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Ancient Catholic Diocese of Durham (Dunelmensis).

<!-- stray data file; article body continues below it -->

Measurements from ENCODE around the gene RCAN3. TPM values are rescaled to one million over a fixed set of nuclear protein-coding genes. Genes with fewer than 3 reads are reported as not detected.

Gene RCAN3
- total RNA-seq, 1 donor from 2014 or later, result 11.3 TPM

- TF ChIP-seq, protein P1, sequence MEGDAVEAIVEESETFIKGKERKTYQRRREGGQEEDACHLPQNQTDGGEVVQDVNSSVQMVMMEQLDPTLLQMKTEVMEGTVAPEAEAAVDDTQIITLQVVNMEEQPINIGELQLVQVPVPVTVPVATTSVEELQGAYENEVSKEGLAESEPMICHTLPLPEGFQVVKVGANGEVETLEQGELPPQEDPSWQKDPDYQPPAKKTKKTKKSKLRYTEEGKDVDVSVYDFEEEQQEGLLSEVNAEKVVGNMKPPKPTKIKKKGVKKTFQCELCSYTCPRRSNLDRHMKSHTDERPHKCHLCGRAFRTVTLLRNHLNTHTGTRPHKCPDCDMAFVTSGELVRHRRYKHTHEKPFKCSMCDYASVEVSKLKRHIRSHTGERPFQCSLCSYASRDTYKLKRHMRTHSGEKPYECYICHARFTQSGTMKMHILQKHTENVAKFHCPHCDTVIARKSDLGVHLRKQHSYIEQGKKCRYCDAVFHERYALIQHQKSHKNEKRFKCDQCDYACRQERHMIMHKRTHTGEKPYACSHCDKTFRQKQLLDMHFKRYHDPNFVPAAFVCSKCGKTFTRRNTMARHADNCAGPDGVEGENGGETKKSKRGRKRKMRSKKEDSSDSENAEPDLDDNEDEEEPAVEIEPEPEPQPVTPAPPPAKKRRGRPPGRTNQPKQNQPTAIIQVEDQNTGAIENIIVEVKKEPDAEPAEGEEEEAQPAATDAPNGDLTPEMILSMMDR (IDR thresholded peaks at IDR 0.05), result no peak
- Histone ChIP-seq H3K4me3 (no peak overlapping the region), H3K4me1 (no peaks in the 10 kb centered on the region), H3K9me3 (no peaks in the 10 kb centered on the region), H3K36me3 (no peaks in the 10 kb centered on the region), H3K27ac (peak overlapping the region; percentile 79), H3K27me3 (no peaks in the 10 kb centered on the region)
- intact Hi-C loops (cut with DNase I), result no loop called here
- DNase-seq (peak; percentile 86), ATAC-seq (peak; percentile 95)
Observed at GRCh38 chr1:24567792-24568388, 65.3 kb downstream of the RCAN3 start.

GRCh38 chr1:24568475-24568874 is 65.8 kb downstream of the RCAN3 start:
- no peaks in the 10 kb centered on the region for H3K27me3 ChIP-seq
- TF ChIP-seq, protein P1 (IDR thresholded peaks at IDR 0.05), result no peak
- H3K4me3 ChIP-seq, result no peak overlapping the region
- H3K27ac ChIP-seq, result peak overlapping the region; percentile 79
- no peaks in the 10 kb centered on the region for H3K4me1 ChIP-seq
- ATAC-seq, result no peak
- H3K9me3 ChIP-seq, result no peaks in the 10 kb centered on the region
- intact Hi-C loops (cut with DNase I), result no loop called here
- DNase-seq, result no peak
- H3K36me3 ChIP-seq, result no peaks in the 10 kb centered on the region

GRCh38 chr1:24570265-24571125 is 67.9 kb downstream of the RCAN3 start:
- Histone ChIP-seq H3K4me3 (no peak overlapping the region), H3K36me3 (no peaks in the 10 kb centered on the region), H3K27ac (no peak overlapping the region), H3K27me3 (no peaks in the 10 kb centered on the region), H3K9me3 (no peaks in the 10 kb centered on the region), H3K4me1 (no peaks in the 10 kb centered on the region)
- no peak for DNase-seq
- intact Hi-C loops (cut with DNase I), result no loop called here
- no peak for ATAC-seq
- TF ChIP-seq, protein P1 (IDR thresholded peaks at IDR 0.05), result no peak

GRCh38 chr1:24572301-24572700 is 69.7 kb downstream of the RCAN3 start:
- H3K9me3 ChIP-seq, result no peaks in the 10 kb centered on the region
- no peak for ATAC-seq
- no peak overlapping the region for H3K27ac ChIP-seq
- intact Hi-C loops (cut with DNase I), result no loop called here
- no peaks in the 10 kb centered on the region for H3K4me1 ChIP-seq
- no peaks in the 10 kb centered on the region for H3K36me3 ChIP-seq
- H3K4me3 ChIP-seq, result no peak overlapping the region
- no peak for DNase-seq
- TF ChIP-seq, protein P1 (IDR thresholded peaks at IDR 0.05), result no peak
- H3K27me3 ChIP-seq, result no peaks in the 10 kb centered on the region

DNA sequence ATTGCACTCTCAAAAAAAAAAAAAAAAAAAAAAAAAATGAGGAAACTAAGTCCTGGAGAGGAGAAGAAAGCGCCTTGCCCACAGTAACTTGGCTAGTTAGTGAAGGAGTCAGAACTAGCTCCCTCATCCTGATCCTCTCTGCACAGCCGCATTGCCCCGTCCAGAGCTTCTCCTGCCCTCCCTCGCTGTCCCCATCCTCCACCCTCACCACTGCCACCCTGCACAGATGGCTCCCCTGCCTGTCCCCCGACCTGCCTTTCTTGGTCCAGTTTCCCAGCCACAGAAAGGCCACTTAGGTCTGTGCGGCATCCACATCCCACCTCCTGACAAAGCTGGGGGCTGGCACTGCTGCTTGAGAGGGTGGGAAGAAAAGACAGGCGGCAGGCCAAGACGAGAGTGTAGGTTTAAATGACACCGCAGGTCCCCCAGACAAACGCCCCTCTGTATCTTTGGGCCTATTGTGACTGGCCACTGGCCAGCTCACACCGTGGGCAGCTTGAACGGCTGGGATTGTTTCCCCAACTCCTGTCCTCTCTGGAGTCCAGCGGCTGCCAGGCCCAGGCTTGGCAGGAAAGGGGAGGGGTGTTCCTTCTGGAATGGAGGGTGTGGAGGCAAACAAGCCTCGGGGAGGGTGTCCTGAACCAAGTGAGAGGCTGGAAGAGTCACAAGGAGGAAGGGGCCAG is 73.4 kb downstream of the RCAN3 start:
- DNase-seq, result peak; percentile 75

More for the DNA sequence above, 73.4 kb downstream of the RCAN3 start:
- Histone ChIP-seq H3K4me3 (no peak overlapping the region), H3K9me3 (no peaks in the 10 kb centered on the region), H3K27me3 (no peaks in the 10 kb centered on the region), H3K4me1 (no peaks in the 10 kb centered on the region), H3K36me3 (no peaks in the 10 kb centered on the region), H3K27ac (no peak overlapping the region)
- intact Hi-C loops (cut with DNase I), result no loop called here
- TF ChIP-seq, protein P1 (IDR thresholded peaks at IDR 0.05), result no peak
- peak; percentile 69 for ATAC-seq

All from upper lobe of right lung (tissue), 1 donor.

This diocese holds a unique position among English bishoprics. Owing to its geographical position on the Scottish border, the successive bishops were led to assume constitutional and political functions in addition to their spiritual office. Consequently their rights and privileges were peculiar and extensive; and even to this day the Anglican Bishop of Durham has precedence over all other English prelates except those of Canterbury, York, and London. The diocese is the lineal continuation of the Anglo-Saxon See of Lindisfarne, founded by St. Aidan in 635, when he came from the monastery of Iona at the request of St. Oswald, King of Northumbria, to evangelize that newly conquered heathen kingdom. He built his monastery on the Island of Lindisfarne, now Holy Island, off Northumbria. Thus Northumbrian Christianity was of Celtic origin and followed the Celtic use as to the observance of Easter and other matters. But in the south the Roman use prevailed and conflict became inevitable. The controversy arose in the time of St. Colman, the third bishop, and was settled in 664 at the Synod of Whitby when the Roman use was adopted. Shortly after, St. Colman resigned the episcopate and the see was transferred to York, with St. Wilfrid as bishop.